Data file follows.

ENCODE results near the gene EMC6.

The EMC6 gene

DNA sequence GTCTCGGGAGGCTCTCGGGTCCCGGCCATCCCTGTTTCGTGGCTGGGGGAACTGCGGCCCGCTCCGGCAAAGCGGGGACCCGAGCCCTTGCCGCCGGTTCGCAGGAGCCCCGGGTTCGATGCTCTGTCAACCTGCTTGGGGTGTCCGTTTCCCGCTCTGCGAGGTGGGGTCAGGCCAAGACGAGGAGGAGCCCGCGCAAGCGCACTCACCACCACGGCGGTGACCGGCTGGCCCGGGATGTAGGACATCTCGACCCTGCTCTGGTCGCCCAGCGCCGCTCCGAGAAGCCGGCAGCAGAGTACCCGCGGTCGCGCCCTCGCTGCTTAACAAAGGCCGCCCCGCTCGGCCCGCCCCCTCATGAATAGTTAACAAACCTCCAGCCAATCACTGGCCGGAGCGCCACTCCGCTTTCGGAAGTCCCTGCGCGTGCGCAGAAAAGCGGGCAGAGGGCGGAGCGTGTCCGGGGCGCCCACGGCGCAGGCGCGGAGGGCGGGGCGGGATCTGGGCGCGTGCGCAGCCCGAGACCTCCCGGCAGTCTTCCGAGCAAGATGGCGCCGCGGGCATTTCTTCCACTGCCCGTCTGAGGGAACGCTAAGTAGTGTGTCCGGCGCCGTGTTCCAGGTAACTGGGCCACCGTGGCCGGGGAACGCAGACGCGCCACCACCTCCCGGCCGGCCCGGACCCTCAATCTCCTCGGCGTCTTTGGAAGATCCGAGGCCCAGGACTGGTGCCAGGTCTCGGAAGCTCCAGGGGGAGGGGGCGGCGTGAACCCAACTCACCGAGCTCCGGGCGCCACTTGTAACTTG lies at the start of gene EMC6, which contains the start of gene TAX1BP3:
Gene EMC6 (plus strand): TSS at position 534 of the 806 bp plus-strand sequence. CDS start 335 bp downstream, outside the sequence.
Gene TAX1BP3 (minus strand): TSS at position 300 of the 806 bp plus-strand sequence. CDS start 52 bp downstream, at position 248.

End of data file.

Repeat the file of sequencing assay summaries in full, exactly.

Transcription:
ENCODE results near the gene EMC6.

The EMC6 gene

DNA sequence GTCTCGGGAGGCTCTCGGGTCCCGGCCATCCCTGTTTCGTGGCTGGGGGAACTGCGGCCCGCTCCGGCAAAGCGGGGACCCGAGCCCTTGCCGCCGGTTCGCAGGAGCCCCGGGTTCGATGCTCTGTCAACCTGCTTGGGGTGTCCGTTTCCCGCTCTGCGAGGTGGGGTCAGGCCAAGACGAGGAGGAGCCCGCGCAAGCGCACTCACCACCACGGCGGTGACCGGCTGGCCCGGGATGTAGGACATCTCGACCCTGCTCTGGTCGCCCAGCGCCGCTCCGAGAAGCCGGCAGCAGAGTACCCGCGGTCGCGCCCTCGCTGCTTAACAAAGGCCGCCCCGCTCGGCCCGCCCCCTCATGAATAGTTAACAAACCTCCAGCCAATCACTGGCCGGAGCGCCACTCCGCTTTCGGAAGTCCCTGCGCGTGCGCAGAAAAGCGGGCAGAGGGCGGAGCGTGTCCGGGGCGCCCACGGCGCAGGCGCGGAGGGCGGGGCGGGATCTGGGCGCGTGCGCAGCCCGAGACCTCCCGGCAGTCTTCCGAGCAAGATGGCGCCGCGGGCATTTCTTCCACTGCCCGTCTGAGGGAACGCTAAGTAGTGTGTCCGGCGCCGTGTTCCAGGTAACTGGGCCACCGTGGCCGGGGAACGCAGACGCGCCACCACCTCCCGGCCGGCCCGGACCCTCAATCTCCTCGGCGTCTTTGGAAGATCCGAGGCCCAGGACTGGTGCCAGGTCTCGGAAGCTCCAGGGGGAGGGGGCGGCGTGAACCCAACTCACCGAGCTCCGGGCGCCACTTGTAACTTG lies at the start of gene EMC6, which contains the start of gene TAX1BP3:
Gene EMC6 (plus strand): TSS at position 534 of the 806 bp plus-strand sequence. CDS start 335 bp downstream, outside the sequence.
Gene TAX1BP3 (minus strand): TSS at position 300 of the 806 bp plus-strand sequence. CDS start 52 bp downstream, at position 248.